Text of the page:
A GROUP of pensioners are calling on others to join them in a city-wide boycott of new brown bin charges.

Glasgow City Council recently introduced a £50 fee per household for a permit that allows for kerbside collection of garden waste.

But residents in Whitburn Street in Carntyne are calling on local authority bosses to introduce a reduced rate for the elderly or vulnerable who are unable to afford the one-off payment.

Ann Ayre, chair of the area’s Winget Residents’ Association, told the Glasgow Times that her members have decided to take a stand against the move – and want senior citizens across the city to follow suit.

Glasgow Times:  Ann Ayre Ann Ayre (Image: .Gordon Terris, Newsquest)

She said: “We are being hit in the pocket constantly with the rising cost of living and this latest charge for something that fell within our council tax for years is a step too far.

“How on earth can council bosses justify asking pensioners already struggling on the breadline to find extra money - and to pay it upfront? So many people here are already financially stretched just trying to heat their homes and buy food without paying to have their cut grass taken away.”

The community campaigner wants City Chambers bosses to even look at ways of spreading the cost to help people cope.

She added: “It just seems that the vulnerable and those who are retired are being squeezed more and more.

“As a community group we have no intention of paying for these permits and we want others to back our cause and take a stand. For some people, finding the £50 up front is difficult.”

Locals are now calling for a payment plan to be introduced by the council to give people the chance to spread a small fee over a period of months.

Glasgow Times:

Ann said: “Perhaps the cost could be woven into their council tax charges for the year to make it more manageable for those who are struggling?”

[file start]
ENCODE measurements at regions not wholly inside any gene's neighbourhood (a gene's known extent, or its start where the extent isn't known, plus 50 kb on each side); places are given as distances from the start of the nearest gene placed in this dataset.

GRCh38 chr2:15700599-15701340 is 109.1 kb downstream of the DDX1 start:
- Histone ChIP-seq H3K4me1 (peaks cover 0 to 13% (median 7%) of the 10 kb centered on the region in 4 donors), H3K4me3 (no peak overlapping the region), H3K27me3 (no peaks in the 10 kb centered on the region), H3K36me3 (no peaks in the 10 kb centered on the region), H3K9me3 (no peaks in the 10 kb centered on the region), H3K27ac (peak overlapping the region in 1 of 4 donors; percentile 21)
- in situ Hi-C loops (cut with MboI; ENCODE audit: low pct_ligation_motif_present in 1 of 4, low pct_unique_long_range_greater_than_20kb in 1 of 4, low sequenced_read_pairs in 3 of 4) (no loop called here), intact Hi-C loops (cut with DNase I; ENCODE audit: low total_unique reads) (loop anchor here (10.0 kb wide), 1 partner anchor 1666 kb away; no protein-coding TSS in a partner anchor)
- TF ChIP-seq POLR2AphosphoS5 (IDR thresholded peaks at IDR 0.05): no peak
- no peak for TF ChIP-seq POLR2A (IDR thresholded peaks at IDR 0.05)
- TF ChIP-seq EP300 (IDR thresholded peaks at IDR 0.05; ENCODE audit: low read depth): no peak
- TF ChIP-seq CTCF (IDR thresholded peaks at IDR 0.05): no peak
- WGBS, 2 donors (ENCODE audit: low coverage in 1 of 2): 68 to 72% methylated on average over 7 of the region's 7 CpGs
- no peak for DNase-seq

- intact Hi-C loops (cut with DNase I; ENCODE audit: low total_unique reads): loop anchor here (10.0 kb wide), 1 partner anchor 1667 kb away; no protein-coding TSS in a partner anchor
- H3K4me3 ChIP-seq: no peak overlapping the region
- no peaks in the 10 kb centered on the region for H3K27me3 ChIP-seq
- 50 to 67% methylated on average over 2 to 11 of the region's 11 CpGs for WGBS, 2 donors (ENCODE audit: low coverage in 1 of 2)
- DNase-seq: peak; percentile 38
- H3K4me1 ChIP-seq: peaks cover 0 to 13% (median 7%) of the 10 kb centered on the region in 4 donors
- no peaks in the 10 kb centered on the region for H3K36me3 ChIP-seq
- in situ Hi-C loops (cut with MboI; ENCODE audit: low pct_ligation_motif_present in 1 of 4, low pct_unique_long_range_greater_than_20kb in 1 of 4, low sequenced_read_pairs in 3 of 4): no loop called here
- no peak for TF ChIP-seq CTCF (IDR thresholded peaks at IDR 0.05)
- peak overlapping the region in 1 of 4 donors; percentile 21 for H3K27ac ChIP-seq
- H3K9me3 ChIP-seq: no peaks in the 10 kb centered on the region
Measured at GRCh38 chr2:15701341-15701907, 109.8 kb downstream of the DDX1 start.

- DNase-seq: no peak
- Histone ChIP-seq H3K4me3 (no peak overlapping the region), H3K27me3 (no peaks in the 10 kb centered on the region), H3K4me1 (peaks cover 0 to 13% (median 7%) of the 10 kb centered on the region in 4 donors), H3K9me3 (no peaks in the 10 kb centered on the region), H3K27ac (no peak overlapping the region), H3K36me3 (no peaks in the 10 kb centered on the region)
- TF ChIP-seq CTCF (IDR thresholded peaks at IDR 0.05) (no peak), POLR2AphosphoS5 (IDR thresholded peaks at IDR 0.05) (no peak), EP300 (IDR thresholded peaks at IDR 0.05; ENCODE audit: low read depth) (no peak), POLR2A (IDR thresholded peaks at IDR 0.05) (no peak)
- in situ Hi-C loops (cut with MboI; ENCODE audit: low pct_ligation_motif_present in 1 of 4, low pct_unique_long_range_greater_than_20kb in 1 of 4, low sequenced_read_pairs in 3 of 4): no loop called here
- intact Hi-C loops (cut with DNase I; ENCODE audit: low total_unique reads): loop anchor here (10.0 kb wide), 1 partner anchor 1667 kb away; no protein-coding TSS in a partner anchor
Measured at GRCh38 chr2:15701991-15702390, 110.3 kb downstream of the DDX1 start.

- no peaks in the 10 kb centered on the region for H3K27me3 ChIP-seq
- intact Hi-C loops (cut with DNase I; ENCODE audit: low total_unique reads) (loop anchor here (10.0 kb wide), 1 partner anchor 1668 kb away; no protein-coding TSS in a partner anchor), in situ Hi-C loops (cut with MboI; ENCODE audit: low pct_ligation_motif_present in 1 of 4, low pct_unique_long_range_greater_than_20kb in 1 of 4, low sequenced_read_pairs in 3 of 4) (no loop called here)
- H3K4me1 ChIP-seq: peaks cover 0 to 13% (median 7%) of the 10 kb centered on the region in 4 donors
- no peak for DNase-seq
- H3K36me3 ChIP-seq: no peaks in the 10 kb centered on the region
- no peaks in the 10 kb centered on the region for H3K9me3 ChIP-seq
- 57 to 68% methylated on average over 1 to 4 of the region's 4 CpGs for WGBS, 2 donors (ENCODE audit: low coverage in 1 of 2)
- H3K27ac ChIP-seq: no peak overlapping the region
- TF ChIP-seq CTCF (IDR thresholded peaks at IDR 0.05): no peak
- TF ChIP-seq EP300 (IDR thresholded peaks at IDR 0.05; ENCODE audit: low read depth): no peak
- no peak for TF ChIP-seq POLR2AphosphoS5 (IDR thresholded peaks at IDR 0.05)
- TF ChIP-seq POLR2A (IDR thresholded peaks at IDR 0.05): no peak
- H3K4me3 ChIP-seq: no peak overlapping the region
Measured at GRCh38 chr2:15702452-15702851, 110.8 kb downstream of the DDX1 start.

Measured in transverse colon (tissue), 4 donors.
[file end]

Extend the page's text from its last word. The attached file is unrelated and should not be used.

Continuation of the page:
A one-off payment of £50 currently applies per brown bin, so if you have two the total cost will be £100.

Permits are provided within 21 days of purchase and cover the period until September 30, 2024.

Renfrewshire and Inverclyde Council’s also recently introduced charges for the collection of garden refuse, but at a 20 per cent lower charge of £40 per household.

Ann, who has lived in the area for over 40 years, added: “I’d like to know why Glasgow City Council feel the need to charge more than other local authorities? It seems unfair that we are expected to fork out £50 for a permit while others pay less for the same service. It appears if you live in Glasgow, you pay more and get very little extra in return.

“It’s not as if the elderly benefit from the council maintaining gardens around here because that service was cut years ago.  People now feel they are being put in a position of having to choose to pay one bill over another.

“It’s okay for the council to say that we can still use the bins and empty the waste ourselves at the local dump, but how on earth are we expected to do that if we don’t have our own cars. It’s not as if we can take a wheelie bin on the bus down to the recycling centre.”

A spokesman for Glasgow City Council said the decision to end the free service puts them in line with other local authorities.

He added: “The collection of garden waste is not a statutory service, and most councils in Scotland already charge a fee such for offering a household collections service.

“The free service that has been offered in Glasgow until recently was subsidised from council tax paid by all households, including those who do not use it and those who do not have gardens.

“The new permit system for those households who do wish to have a kerbside collection of garden waste will support and protect the delivery of other core services across the city.

The spokesman continued: “To make it absolutely clear, households do not have to use this service to dispose of their garden waste, instead they can still take waste to a household waste recycling centre or compost waste in their own garden.  A permit is not required if the brown bin is only used for food waste.

“Finally, it is important to remember that increasing recycling contributes towards minimising the impact of climate change while also reducing the amount of public money used to treat waste and pay landfill charges.”